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Direct Democracy in New Zealand

Direct Democracy in New Zealand

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Published by Steve Baron

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Published by: Steve Baron on Nov 06, 2011
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Direct democracy in New Zealand 
by Steve Baron
(887 words)
Steve Baron holds a Bachelor of Arts degree in Political Science & Economics. He is a published author, a regular columnist in various publications throughout NZ, the Founder of Better  Democracy NZ, a former businessman and Waipa Mayoral candidate.
Direct democracy in New Zealand continues to be a work in progress. In 1893 NewZealand debated having a constitutional framework similar to Switzerland. Although never enacted, a Referendum Bill was introduced to parliament. However, the Bill only providedfor non-binding, government-controlled referendums—in other words, plebiscites. This Billwas also re-introduced again in 1918 but failed. A statutory provision for constitutionalreferendums is also provided for under the
Electoral Act 1993
, section 268. This statutoryprovision is singularly entrenched which means that it can only be amended or repealed if passed by a 75% majority of all MPs, or by a majority in a referendum. Then, in 1984,Social Credit MP Garry Knapp introduced the Popular Initiatives Bill which would haveenabled 100,000 voters to trigger a non-binding referendum. The Bill was deferredpending a Royal Commission on the Electoral System.The Citizens' Initiated Referenda Act 1993 came about mostly due to broken electionpromises by the 1984 Labour government. These radical policies for the times causedimmense frustration and anger amongst New Zealanders. People at that time felt they hadbeen deceived. According to a number of academic surveys, MPs were less respectedthan ever before. As a nation we had lost confidence in our political representatives. Thisled to calls for a Royal Commission and during the 1981 and 1984 campaigns, the Labour 
Party promised to set one up to look into the electoral system. The Royal Commission onthe Electoral System was established in early 1985. It made a number of radicalsuggestions, MMP being one of them, but did not support direct democracy and calledreferendums “blunt and crude devises”. Labour failed to implement the Royal Commissionrecommendations and although the National Party did not support them either, it took theopportunity during the 1990 elections to embarrass Labour by promising a referendum onthe electoral system. When elected to government National also quickly broke electionpromises and trust in politicians plunged to an all time low.This led to an outcry for citizens to have more control over their elected representatives inthe form of Citizens' Initiated Referendums (CIR). The first calls for CIR in New Zealandwere from dubitable origins by a group called the Coalition of Concerned Citizens in 1985.It was formed to fight gay rights legislation as this group had failed to stop the passage of Labour MP Fran Wilde's Bill to decriminalize homosexuality and ban discrimination on thegrounds of sexual orientation. After CIR was rejected by the Royal Commission on theElectoral System, a lobby group within the National Party called National Reform, putpressure on the party and leader Jim Bolger to support the introduction of CIR at their 1989 party conference. National made an election promise in their 1990 manifesto tointroduce CIR. National won this election and introduced the Citizens Initiated ReferendaBill to parliament in 1992 which was subsequently passed into law on 14 September 1993.The disappointment to many who were involved with the National Party at the time, wasthat these CIR were to be indicative. In other words, not binding on the government. Thisis a rather strange occurrence because in most countries CIR are binding on thegovernment.To date there have only ever been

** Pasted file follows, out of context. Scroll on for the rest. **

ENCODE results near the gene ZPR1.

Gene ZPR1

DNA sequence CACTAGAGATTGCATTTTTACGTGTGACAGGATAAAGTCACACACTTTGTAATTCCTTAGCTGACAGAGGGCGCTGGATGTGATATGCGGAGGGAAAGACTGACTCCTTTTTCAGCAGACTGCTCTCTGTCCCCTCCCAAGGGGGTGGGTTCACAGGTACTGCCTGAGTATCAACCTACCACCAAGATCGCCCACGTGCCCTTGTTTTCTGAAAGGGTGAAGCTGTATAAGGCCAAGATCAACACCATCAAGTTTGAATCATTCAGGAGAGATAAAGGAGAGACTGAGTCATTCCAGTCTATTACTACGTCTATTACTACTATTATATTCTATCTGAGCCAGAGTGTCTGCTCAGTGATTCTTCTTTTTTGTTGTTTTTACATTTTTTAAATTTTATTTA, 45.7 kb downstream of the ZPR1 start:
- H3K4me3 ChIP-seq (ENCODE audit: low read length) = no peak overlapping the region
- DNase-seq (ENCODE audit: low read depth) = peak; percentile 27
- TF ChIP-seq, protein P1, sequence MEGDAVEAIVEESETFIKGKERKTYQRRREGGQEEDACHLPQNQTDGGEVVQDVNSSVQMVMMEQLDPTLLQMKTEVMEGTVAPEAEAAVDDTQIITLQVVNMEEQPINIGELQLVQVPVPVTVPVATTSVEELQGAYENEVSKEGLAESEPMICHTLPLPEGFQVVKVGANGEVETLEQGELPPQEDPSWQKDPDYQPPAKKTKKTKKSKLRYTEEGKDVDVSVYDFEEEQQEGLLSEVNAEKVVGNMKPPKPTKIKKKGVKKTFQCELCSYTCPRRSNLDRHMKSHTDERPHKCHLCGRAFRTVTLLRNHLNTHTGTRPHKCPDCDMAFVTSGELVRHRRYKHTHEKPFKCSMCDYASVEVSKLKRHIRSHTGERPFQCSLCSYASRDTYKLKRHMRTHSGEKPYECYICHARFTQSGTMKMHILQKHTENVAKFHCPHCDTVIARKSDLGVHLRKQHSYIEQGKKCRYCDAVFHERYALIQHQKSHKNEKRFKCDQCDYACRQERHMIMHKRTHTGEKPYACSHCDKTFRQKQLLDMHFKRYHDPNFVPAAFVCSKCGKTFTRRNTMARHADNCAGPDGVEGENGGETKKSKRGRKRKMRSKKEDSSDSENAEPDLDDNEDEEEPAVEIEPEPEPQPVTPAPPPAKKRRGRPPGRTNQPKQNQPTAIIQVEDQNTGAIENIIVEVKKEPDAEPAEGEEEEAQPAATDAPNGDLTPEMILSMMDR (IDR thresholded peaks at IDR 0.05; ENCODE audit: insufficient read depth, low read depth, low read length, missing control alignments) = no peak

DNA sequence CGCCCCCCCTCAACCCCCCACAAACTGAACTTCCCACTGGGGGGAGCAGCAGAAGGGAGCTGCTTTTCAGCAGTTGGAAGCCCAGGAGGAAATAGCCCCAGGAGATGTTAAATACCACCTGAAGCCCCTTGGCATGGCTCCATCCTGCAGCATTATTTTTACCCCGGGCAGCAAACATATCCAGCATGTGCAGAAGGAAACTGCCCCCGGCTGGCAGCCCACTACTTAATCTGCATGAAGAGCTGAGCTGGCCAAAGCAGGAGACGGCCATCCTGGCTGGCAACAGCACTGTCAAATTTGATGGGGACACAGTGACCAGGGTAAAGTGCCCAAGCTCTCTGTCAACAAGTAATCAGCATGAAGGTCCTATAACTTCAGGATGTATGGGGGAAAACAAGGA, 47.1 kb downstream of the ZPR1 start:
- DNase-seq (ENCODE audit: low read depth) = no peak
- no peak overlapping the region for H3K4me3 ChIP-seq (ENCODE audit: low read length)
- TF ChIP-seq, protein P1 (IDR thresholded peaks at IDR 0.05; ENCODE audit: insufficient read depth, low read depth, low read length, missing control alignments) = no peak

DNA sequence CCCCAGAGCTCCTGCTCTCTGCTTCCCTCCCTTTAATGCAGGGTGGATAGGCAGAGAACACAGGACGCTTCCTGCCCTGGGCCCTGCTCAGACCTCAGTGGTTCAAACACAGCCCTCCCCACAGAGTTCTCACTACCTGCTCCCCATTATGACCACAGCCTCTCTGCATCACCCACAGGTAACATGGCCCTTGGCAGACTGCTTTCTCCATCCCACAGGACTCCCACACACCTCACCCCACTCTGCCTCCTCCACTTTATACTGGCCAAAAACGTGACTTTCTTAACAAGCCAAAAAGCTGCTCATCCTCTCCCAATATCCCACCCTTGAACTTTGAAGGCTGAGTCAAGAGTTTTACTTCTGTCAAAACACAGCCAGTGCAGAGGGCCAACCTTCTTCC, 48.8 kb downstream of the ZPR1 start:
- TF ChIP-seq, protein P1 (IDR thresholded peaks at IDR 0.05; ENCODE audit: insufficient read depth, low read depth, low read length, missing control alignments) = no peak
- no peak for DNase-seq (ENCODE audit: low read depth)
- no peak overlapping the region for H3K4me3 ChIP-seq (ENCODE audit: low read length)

successful citizens' initiatives in New Zealand: theNew Zealand Professional Fire-Fighters Union initiative in 1995, Margaret Robertson's1997 initiative to reduce the number of MPs to 99, the Norm Withers initiative for tougher prison sentencing also in 1997, and the 2009 anti-smacking initiative promoted by SherrylSaville and Larry Baldock, a former United Future MP. New Zealand has also heldgovernment-initiated referendums (plebiscites) on off-course betting, compulsory militarytraining, compulsory retirement savings, the term of parliament twice, and the votingsystem, but these are of course non-binding also. The reason there have only been four successful citizens' initiatives is because the signatures of 10% of those registered on the

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